Hallmarks of a 'winter-ready' business

#1: Strong balance sheet

Companies with a strong balance sheet can run at a loss for longer, which means they can continue to focus on their operations while their competitors are worrying about refinancing. They're also able to maintain or grow their investment in areas such as marketing and product development while competitors are forced to hold back on spending. Additionally, a cash hoard means they can also take advantage of opportunities to acquire flailing competitors at depressed levels.

Examples: ARB Corp, Platinum Asset Management.

#2: Management with skin in the game

Management with high levels of personal stock ownership are less likely to walk away when things get really tough in a recession. They're also less susceptible to external pressure, allowing them the freedom to make bold decisions when crisis calls for it. It also means if a capital raising does come, it's likely to be relatively friendly to existing shareholders.

Examples: ARB Corp, Platinum Asset Management, Reece HoldingsFortescue Metals Group, Audinate Group, TPG Telecom, Hansen Tecnhologies, United Overseas Australia.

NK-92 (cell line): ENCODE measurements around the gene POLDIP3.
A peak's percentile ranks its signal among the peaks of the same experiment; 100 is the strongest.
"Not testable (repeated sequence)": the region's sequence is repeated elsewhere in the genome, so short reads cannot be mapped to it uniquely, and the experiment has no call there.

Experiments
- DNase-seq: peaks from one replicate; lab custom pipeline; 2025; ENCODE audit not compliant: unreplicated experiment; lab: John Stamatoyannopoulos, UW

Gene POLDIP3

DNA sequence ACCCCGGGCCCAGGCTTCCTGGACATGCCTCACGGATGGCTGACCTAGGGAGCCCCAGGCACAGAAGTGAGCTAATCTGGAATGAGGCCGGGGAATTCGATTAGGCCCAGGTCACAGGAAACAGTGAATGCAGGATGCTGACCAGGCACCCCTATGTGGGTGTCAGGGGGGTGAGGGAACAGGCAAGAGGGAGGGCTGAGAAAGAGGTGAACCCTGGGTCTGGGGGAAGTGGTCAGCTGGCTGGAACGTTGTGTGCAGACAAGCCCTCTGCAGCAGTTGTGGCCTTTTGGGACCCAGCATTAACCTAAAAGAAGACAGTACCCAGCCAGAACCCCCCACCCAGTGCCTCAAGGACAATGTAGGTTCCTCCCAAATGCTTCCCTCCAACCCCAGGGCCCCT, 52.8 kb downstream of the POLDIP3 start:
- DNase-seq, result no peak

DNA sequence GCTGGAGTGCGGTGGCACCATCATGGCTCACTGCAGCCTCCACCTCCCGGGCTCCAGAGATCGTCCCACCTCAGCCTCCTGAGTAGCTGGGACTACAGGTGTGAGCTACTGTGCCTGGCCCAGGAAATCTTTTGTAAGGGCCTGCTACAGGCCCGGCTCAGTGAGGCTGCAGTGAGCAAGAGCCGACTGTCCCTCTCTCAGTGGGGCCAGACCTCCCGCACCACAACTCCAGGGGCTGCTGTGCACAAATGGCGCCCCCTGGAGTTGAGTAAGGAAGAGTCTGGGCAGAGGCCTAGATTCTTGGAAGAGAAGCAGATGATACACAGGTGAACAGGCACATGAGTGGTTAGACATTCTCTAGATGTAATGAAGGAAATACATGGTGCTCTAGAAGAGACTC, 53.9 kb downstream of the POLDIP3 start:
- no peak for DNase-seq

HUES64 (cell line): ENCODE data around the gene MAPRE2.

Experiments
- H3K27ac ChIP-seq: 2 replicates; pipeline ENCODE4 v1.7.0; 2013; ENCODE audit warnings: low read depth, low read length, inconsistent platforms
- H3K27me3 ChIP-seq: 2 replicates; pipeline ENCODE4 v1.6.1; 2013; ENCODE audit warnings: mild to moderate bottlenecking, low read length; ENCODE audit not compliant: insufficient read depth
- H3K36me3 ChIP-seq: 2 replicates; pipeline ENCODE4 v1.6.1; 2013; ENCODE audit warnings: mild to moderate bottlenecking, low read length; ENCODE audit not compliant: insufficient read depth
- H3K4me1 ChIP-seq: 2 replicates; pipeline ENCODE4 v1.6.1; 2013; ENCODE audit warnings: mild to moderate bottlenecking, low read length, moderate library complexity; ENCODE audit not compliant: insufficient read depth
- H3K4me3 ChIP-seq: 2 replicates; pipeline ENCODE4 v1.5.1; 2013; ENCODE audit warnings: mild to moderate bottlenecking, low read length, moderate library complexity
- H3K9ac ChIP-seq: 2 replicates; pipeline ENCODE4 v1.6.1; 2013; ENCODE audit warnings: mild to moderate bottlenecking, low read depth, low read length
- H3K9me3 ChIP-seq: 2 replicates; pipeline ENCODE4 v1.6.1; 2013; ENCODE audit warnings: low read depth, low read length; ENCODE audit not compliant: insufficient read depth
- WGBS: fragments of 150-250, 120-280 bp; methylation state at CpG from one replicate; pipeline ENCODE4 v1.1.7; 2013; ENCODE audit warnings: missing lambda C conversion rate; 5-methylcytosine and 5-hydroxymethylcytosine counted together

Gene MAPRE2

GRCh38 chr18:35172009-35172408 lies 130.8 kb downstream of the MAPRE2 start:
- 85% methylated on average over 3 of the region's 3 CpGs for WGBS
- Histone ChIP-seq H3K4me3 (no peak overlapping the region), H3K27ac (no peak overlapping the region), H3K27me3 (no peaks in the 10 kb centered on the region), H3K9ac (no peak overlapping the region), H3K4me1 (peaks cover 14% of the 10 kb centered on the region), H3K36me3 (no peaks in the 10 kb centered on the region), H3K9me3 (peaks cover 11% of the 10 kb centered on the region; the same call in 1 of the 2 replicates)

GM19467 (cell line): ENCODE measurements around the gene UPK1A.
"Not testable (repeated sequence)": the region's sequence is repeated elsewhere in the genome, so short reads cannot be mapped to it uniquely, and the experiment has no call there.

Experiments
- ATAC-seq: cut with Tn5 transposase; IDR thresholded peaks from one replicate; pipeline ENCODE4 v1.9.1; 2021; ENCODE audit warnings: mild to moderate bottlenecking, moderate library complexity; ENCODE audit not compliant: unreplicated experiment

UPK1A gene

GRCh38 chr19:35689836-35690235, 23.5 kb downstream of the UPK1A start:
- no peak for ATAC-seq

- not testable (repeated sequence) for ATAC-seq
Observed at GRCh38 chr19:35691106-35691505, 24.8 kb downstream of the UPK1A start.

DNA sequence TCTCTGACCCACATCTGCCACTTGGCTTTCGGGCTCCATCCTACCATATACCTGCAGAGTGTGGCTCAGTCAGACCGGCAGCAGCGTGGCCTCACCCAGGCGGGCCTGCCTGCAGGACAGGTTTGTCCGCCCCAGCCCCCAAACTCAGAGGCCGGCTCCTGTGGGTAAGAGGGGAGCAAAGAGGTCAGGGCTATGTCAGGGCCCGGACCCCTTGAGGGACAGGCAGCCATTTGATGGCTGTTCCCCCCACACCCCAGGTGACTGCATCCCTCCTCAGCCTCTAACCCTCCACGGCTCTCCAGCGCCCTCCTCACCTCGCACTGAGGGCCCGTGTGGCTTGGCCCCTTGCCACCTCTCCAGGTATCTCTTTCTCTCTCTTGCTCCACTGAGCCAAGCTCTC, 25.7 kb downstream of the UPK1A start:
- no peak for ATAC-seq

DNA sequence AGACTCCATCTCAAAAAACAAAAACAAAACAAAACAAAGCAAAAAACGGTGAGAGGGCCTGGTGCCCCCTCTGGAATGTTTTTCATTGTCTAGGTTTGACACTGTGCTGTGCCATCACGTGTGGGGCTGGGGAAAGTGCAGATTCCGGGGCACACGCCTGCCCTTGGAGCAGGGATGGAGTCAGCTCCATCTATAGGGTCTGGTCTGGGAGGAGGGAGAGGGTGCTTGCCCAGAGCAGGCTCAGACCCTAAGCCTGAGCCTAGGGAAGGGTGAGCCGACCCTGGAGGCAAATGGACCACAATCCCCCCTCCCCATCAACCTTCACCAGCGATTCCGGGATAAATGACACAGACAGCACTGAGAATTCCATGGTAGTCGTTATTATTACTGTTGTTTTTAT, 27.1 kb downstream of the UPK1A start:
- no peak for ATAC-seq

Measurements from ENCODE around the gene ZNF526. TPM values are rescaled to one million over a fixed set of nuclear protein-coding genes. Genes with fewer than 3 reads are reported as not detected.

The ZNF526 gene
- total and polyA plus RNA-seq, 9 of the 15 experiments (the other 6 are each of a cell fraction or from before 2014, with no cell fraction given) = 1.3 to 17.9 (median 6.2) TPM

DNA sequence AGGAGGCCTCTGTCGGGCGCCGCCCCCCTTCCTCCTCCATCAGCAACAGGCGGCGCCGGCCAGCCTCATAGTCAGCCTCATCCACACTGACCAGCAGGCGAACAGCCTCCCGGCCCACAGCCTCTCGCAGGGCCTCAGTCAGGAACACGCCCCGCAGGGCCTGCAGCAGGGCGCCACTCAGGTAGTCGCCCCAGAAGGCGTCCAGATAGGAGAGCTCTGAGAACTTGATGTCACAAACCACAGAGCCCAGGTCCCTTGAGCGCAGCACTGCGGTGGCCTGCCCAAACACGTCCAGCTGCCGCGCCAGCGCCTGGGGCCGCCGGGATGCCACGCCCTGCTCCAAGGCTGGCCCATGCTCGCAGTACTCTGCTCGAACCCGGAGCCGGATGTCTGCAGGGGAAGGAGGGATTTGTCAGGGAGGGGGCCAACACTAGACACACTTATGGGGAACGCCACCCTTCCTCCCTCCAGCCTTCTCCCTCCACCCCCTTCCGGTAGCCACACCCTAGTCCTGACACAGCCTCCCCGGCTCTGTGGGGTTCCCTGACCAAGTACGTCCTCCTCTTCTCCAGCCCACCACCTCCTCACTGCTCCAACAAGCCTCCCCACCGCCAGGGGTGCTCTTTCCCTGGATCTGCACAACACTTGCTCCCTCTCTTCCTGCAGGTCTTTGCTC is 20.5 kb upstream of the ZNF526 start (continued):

#3: Management that allocates capital effectively

Good value instincts are especially important in recessions, where acquisitions may become available at discount prices. Acquisitions mean increased market share and likely, an improved market position. 

Examples: CSL, Washington H Soul Pattinson, Macquarie, BHP Billiton

#4: Sustainable competitive advantage

Businesses that have sustainable competitive advantages are able to add some sort of value to their customers that competitors can't. And if there's anything laissez-faire economics tells us, it's that those businesses that provide the most value to their customers will remain well rewarded - even in tough times - because if they weren't they'd simply disappear.

In contrast, recessions are likely to destroy weak competitors. 'It's not until the tide goes out that we can see who's swimming naked', the saying goes. In an economic expansion, companies and consumers lever up, confidence grows and people begin to spend more. It's why it's possible for companies with a poor balance sheet, flimsy product offering or weak management to be buoyed in a way they otherwise couldn't be.

Examples: Cochlear, Sydney Airport, Ramsay Health Care, ASX

So those are four things to look for, but the above, of course, totally ignores the short term. The benefit a recession offers to these types of businesses doesn't come in the form of increased sales, it comes in the form of an improved market position or increased market share. That will only pay dividends over the long term. It also completely ignores price - so it's not worth chasing these companies at any level. But by having a good chunk of your net worth in companies that have the above qualities, particularly when they join our Buy list, you'll hopefully be able to benefit from a recession over the long run.